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You Can't Fix a Narcissist With Love

The Little Shaman is a spiritual coach & specialist in cluster B personality disorders, with a popular YouTube show and clients worldwide.


We always hear that love conquers all, right? It's a common sentiment in our society and it is often validated by stories we hear, sometimes things we experience, and certainly by movies and media. However, people often don't realize what it really means. Yes, it is true that love often conquers all, but only in situations that actually involve love between two people. One person loving someone and that person using them in return is not love. Codependency is not love. Trauma bonding is not love. Narcissism is not love. These things are one-sided and usually very toxic. Unfortunately, love from one person is not enough to override a lack of love from the other. It just doesn't work.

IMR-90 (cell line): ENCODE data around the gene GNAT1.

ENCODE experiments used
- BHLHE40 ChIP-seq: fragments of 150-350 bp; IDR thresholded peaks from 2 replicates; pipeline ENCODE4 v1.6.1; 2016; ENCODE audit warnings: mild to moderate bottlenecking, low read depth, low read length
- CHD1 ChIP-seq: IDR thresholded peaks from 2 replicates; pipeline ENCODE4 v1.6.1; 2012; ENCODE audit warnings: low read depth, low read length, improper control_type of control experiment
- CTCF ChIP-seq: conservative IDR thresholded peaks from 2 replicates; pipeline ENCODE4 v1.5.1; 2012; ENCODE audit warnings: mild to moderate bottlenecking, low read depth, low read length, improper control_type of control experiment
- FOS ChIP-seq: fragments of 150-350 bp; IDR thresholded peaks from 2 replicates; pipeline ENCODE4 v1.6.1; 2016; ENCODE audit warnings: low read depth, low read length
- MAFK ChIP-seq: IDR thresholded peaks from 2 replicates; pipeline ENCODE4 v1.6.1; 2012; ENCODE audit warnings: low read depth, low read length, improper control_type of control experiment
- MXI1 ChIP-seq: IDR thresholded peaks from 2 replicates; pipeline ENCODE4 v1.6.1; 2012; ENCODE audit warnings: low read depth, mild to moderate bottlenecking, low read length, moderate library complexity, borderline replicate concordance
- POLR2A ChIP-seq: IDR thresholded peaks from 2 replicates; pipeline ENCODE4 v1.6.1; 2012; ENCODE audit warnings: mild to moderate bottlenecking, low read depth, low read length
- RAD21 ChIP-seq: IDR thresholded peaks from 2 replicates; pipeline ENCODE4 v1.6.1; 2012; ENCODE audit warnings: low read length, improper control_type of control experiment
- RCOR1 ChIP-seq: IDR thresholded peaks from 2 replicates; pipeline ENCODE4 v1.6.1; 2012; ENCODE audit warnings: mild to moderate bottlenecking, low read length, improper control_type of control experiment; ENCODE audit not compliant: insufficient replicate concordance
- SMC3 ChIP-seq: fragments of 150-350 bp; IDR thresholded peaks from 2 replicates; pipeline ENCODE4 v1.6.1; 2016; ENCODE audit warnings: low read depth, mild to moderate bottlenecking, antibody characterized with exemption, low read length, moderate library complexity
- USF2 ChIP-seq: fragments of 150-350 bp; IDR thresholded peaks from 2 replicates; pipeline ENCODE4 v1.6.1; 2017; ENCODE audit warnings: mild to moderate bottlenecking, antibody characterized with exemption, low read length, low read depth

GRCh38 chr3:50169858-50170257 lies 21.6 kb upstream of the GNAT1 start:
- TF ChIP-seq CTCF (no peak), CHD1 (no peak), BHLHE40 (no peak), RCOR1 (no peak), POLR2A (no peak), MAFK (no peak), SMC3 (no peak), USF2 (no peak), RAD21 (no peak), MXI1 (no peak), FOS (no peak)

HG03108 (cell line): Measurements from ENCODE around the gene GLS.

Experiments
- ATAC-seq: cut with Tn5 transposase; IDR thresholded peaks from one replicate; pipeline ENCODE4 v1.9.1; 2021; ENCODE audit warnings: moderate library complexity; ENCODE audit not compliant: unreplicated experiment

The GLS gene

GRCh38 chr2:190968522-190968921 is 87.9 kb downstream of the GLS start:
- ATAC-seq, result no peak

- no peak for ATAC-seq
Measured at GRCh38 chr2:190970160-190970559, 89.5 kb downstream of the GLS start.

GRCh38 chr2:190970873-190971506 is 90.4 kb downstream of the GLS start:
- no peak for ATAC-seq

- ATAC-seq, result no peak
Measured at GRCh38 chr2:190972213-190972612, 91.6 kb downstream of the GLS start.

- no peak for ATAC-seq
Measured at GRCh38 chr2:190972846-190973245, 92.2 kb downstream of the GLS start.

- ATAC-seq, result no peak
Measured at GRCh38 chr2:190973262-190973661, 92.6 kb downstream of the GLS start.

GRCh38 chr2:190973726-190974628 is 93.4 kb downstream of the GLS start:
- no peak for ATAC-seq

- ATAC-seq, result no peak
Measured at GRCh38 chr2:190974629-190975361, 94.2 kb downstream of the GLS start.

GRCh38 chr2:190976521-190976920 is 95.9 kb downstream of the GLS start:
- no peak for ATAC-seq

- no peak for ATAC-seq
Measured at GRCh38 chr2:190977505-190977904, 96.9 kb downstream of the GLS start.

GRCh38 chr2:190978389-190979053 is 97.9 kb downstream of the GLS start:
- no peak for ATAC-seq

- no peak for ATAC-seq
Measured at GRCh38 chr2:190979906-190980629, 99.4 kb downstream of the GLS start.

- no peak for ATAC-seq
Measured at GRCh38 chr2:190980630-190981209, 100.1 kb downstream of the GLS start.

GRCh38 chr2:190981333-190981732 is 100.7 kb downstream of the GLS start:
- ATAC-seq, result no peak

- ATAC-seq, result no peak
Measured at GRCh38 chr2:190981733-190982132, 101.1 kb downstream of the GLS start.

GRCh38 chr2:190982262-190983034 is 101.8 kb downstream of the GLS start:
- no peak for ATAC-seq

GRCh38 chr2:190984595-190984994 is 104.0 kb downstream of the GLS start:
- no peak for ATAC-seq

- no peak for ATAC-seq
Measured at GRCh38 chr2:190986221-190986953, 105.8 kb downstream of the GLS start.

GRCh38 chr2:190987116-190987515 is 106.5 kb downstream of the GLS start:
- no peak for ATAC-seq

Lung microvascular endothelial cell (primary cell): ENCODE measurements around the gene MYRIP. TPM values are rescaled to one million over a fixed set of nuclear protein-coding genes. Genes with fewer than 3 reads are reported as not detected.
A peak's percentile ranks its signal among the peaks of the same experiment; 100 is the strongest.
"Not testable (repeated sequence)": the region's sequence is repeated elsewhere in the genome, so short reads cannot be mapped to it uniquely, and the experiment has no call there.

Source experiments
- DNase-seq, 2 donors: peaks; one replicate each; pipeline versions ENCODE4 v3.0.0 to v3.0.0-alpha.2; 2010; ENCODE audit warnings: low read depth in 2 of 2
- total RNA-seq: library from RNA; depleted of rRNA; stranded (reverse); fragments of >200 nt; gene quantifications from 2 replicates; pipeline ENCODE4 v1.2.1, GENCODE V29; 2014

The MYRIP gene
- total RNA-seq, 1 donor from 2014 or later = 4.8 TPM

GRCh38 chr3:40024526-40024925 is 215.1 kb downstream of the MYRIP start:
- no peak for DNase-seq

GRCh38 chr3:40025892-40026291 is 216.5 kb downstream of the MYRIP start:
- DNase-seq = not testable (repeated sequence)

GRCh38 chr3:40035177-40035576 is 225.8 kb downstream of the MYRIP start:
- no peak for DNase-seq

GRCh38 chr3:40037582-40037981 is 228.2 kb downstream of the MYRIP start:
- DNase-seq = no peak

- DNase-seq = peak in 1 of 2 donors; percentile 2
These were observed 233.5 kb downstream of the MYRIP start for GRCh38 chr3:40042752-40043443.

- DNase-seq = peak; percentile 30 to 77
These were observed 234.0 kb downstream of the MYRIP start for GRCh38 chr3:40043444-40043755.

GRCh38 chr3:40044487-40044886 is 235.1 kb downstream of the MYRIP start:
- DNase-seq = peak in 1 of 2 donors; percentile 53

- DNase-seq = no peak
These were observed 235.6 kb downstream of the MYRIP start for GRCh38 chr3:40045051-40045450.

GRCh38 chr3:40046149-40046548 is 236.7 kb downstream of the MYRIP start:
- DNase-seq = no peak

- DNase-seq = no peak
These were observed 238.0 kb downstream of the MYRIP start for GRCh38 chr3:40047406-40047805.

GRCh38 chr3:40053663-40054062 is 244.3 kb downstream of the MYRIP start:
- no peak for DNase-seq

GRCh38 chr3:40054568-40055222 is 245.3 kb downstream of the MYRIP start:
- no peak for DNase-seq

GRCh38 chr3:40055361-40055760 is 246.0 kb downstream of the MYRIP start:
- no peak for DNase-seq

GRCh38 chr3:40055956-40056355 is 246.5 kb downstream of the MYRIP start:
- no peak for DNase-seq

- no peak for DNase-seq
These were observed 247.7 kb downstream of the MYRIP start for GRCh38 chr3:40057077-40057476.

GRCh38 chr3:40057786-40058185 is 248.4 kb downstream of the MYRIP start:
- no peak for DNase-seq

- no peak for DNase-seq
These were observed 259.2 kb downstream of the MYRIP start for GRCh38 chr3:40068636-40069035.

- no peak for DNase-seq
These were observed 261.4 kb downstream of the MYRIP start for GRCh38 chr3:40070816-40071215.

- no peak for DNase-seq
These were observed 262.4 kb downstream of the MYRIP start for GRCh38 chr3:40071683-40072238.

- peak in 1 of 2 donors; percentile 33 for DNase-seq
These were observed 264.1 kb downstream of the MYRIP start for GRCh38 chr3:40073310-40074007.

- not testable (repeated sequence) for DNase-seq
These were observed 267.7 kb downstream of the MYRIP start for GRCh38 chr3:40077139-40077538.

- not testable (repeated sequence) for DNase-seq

In romantic relationships, people usually believe that the pathologically narcissistic partner was never loved by other partners and/or caregivers, and they may vow to show this person real love with the idea that, "If this person does not know what real love is, I will show them that they can be loved. That will fix these problems; it will prove they are worthy, it will prove I am worthy, and then they will love me. Then we can be happy."

In family relationships, people are usually trying to prove that they love the narcissist in the hope that they can finally show that they have worth, so they deserve to be loved in and valued in return. Again, this will fix the situation, the narcissist will love them and the problems will be solved.